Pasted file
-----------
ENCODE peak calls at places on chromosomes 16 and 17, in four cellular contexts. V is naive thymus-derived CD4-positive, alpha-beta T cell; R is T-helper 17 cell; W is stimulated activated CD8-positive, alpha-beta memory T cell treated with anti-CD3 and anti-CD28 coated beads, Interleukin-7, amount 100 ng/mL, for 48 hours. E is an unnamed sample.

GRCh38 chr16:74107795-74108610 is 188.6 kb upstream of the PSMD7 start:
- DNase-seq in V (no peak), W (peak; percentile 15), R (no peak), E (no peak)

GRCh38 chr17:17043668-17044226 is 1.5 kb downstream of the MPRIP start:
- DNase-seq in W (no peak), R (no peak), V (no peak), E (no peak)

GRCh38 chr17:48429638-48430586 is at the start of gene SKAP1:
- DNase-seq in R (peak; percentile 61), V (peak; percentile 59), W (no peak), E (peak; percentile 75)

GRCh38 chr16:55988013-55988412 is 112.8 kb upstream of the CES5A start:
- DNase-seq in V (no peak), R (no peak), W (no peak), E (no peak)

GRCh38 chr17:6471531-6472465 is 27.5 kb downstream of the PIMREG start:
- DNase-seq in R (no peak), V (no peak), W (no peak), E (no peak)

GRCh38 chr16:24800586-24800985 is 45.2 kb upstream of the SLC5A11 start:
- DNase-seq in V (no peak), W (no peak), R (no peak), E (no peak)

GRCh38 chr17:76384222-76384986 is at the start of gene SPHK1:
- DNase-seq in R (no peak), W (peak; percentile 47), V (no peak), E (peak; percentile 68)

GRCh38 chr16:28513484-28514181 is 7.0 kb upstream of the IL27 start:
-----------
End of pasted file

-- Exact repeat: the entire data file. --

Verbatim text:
ENCODE peak calls at places on chromosomes 16 and 17, in four cellular contexts. V is naive thymus-derived CD4-positive, alpha-beta T cell; R is T-helper 17 cell; W is stimulated activated CD8-positive, alpha-beta memory T cell treated with anti-CD3 and anti-CD28 coated beads, Interleukin-7, amount 100 ng/mL, for 48 hours. E is an unnamed sample.

GRCh38 chr16:74107795-74108610 is 188.6 kb upstream of the PSMD7 start:
- DNase-seq in V (no peak), W (peak; percentile 15), R (no peak), E (no peak)

GRCh38 chr17:17043668-17044226 is 1.5 kb downstream of the MPRIP start:
- DNase-seq in W (no peak), R (no peak), V (no peak), E (no peak)

GRCh38 chr17:48429638-48430586 is at the start of gene SKAP1:
- DNase-seq in R (peak; percentile 61), V (peak; percentile 59), W (no peak), E (peak; percentile 75)

GRCh38 chr16:55988013-55988412 is 112.8 kb upstream of the CES5A start:
- DNase-seq in V (no peak), R (no peak), W (no peak), E (no peak)

GRCh38 chr17:6471531-6472465 is 27.5 kb downstream of the PIMREG start:
- DNase-seq in R (no peak), V (no peak), W (no peak), E (no peak)

GRCh38 chr16:24800586-24800985 is 45.2 kb upstream of the SLC5A11 start:
- DNase-seq in V (no peak), W (no peak), R (no peak), E (no peak)

GRCh38 chr17:76384222-76384986 is at the start of gene SPHK1:
- DNase-seq in R (no peak), W (peak; percentile 47), V (no peak), E (peak; percentile 68)

GRCh38 chr16:28513484-28514181 is 7.0 kb upstream of the IL27 start: